---

This is the impression I've gotten of his music from the scores in my library (which include Star Trek IV: The Voyage Home, Fantastic Voyage, Beneath the Planet of the Apes, Battle For the Planet of the Apes, and The Lord of the Rings, as well as the RoboCop 2 main title and a medly from East of Eden), as well as from hearing most of those and perhaps some others I'm forgetting in the context of their movies. Based on my experience I wouldn't recommend this score to Gunnar. I keep what music of his I have in part hoping that sometime I'll listen and something will "click" for me and I'll finally understand what his admirers hear in him; I don't ever expect to get past how much his scores remind me of his other scores even without my playing them often, but perhaps I can at least appreciate it all as one large body of music. The reemergence of this thread has motivated me to give The Lord of the Rings another try sometime in the very near future, in fact, so I'll play it soon with as open a mind as I can bring to it, and fingers crossed. That's all I can promise. I realize my failure to enjoy Rosenman's work may disappoint his admirers here, but I hope others will recognize and appreciate that I'm at least going to continue to give him a chance.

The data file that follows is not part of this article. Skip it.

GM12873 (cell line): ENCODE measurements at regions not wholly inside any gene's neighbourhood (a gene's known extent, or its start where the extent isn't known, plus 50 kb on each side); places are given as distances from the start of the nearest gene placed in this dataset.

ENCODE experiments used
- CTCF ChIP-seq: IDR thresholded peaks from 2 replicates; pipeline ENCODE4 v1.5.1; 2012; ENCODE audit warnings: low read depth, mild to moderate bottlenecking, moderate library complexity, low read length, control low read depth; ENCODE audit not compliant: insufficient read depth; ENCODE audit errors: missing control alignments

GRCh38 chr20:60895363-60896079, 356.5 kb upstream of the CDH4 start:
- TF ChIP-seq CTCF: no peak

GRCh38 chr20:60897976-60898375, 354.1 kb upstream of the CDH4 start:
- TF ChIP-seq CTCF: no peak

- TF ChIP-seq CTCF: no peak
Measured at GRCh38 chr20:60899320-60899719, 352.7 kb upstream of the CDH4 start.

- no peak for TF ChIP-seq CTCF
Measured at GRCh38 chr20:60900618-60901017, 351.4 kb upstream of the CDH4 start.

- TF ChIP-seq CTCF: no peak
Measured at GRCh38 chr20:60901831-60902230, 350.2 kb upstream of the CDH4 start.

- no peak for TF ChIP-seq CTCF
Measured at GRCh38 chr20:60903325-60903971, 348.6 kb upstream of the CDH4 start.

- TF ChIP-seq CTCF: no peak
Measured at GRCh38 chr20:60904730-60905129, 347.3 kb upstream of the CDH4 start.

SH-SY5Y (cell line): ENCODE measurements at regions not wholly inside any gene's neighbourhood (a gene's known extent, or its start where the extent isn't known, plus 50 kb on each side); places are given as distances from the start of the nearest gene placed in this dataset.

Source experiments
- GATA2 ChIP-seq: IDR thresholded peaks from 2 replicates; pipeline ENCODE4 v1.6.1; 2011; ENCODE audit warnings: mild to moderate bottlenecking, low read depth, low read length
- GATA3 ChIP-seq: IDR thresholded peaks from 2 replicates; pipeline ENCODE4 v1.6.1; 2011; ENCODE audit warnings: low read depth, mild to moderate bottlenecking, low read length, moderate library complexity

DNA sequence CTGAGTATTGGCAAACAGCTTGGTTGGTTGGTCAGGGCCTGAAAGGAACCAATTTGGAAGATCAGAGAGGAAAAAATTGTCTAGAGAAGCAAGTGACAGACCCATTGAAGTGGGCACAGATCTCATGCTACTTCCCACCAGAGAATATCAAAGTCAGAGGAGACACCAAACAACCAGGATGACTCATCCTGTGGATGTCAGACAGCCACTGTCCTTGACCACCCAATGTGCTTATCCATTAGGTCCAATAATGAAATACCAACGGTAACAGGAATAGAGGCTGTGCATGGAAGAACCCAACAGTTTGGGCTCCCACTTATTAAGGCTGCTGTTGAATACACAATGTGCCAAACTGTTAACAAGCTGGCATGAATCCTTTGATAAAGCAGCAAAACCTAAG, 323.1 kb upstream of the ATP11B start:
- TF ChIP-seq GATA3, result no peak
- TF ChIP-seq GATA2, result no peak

Posted:   Jul 10, 2008 - 2:33 PM   
 By:   Mr. Marshall   (Member)

While I wouldn't have dismissed it quite so brusquely as bruce marshall,.....






Considering the extreme length of your post Blondie,, maybe u should have!

LOL!


bruce r. marshall
smile

 
 
 Posted:   Jul 10, 2008 - 2:51 PM   
 By:   astrosound   (Member)

If you are interested in hearing some complete "Rings" cues, someone has put a few on YouTube. Here's the Main Title:

http://www.youtube.com/watch?v=L1WRHvIG6lU

I really enjoy this Rosenman score.

 
 
 Posted:   Jul 14, 2008 - 4:22 AM   
 By:   Thor   (Member)

Thor, I wouldn't waste any more time with Rosenman. You've tried, and he's not your cup of tea.

In general, no, but I actually do enjoy my copy of STAR TREK IV, untypical Rosenman as it might be.

Also, I'm more in line with Blondie-Wan here. I will never dismiss anyone outright untill I feel it's...uhm, comfortable to do so. For example, I disliked Herrmann for many years, but "discovered" him as both my taste and Herrmann exposure grew. Same with Howard Shore. The LOTR trilogy was a pleasant surprise from someone who's music I've shunned (on CD!). Although I'm not quite there with Barry or Rosenman yet, I still have an open door.